### Transcription of Mathematics for Machine Learning - GitHub Pages

1 **Mathematics** for **Machine** **Learning** Garrett Thomas Department of Electrical Engineering and Computer Sciences University of California, Berkeley January 11, 2018. 1 About **Machine** **Learning** uses tools from a variety of mathematical fields. This document is an attempt to provide a summary of the mathematical background needed for an introductory class in **Machine** **Learning** , which at UC Berkeley is known as CS 189/289A. Our assumption is that the reader is already familiar with the basic concepts of multivariable calculus and linear algebra (at the level of UCB Math 53/54). We emphasize that this document is not a replacement for the prerequisite classes. Most subjects presented here are covered rather minimally;. we intend to give an overview and point the interested reader to more comprehensive treatments for further details. Note that this document concerns math background for **Machine** **Learning** , not **Machine** **Learning** itself. We will not discuss specific **Machine** **Learning** models or algorithms except possibly in passing to highlight the relevance of a mathematical concept.

2 Earlier versions of this document did not include proofs. We have begun adding in proofs where they are reasonably short and aid in understanding. These proofs are not necessary background for CS 189 but can be used to deepen the reader's understanding. You are free to distribute this document as you wish. The latest version can be found at http://. Please report any mistakes to 1. Contents 1 About 1. 2 Notation 5. 3 Linear Algebra 6. Vector spaces .. 6. Euclidean space .. 6. Subspaces .. 7. Linear maps .. 7. The matrix of a linear map .. 8. Nullspace, range .. 9. Metric spaces .. 9. Normed spaces .. 9. Inner product spaces .. 10. Pythagorean Theorem .. 11. Cauchy-Schwarz inequality .. 11. Orthogonal complements and projections .. 12. Eigenthings .. 15. Trace .. 15. Determinant .. 16. Orthogonal **matrices** .. 16. Symmetric **matrices** .. 17. Rayleigh quotients .. 17. Positive (semi-)definite **matrices** .. 18. The geometry of positive definite quadratic forms.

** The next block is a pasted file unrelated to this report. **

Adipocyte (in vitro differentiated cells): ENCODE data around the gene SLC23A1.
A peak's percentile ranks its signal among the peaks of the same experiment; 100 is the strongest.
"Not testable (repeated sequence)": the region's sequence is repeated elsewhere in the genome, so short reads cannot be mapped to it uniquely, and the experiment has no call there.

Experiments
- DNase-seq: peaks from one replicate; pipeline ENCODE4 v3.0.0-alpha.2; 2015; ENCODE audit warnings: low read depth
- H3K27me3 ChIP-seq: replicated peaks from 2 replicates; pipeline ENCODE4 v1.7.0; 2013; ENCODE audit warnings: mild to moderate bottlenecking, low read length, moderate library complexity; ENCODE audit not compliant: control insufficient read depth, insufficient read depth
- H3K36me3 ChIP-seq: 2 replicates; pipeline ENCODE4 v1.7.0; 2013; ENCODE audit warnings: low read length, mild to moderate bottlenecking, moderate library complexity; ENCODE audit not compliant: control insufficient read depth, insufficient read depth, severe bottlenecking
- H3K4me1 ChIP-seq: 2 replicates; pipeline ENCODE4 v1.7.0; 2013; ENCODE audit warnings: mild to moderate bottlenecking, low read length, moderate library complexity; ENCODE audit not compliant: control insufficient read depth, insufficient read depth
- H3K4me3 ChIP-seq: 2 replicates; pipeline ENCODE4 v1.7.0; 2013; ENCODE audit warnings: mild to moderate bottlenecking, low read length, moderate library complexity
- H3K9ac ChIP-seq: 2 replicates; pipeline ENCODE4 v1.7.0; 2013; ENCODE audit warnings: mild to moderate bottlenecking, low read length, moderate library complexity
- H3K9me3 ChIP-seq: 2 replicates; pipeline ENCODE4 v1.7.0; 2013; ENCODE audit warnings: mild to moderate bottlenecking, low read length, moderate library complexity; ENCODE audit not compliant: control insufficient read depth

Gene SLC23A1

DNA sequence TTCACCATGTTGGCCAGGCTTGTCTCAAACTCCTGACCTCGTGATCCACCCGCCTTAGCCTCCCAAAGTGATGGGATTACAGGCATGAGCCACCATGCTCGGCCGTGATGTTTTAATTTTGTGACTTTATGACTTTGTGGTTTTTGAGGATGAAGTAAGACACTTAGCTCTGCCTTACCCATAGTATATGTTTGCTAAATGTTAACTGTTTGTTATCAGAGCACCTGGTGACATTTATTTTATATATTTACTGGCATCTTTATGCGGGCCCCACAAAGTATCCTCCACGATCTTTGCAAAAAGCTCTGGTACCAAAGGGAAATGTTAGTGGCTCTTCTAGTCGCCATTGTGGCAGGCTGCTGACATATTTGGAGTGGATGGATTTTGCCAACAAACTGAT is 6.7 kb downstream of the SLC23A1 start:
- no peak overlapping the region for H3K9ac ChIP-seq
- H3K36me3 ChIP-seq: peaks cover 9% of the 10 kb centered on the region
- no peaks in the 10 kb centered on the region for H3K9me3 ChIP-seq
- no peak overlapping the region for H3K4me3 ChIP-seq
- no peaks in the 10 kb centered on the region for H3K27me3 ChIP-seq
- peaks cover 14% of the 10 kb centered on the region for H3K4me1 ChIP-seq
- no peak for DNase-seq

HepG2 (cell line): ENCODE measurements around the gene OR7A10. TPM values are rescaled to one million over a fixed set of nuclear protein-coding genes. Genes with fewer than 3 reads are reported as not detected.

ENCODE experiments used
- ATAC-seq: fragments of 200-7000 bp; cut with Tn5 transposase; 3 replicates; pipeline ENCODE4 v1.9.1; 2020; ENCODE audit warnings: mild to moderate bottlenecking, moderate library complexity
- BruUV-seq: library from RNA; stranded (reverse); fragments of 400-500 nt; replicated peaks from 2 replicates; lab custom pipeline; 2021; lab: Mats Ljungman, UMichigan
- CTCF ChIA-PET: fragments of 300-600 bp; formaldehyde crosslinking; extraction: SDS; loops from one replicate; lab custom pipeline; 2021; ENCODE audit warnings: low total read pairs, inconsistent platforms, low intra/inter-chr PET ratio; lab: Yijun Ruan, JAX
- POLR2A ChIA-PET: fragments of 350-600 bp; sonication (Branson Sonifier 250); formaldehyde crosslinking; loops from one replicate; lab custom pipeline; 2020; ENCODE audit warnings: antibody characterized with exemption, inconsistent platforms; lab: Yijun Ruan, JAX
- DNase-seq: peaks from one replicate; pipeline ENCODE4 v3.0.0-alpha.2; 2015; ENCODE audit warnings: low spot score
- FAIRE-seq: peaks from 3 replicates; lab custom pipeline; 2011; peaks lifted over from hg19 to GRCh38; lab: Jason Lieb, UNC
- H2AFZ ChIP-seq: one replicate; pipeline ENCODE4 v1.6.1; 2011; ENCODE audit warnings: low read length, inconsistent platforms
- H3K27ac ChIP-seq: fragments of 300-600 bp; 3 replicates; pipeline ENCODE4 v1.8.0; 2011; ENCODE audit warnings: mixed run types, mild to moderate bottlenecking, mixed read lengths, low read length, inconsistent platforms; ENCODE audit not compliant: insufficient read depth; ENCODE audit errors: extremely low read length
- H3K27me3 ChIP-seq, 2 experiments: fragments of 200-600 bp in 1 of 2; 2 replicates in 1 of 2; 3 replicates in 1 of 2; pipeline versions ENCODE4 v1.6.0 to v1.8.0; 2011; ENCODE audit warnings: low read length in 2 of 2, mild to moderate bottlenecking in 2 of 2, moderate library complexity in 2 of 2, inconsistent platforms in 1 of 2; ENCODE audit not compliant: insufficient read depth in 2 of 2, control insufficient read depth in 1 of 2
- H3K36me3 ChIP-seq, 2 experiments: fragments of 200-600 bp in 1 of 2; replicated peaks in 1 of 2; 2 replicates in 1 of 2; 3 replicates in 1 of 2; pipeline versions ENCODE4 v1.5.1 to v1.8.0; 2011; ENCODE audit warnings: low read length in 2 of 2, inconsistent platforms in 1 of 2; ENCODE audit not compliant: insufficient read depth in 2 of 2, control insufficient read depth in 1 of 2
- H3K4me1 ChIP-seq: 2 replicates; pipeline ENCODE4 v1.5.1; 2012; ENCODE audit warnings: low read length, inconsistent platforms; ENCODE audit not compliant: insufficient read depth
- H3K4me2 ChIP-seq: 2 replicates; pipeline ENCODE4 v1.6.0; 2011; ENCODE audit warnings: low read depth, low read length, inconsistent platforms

3 19. Singular value decomposition .. 20. Fundamental Theorem of Linear Algebra .. 21. Operator and matrix norms .. 22. Low-rank approximation .. 24. Pseudoinverses .. 25. Some useful matrix identities .. 26. Matrix-vector product as linear combination of matrix columns .. 26. Sum of outer products as matrix-matrix product .. 26. Quadratic forms .. 26. 4 Calculus and Optimization 27. 2. Extrema .. 27. Gradients .. 27. The Jacobian .. 27. The Hessian .. 28. Matrix calculus .. 28. The chain rule .. 28. Taylor's theorem .. 29. Conditions for local minima .. 29. Convexity .. 31. Convex sets .. 31. Basics of convex functions .. 31. Consequences of convexity .. 32. Showing that a function is convex .. 33. Examples .. 36. 5 Probability 37. Basics .. 37. Conditional probability .. 38. Chain rule .. 38. Bayes' rule .. 38. Random variables .. 39. The cumulative distribution function .. 39. Discrete random variables .. 40. Continuous random variables.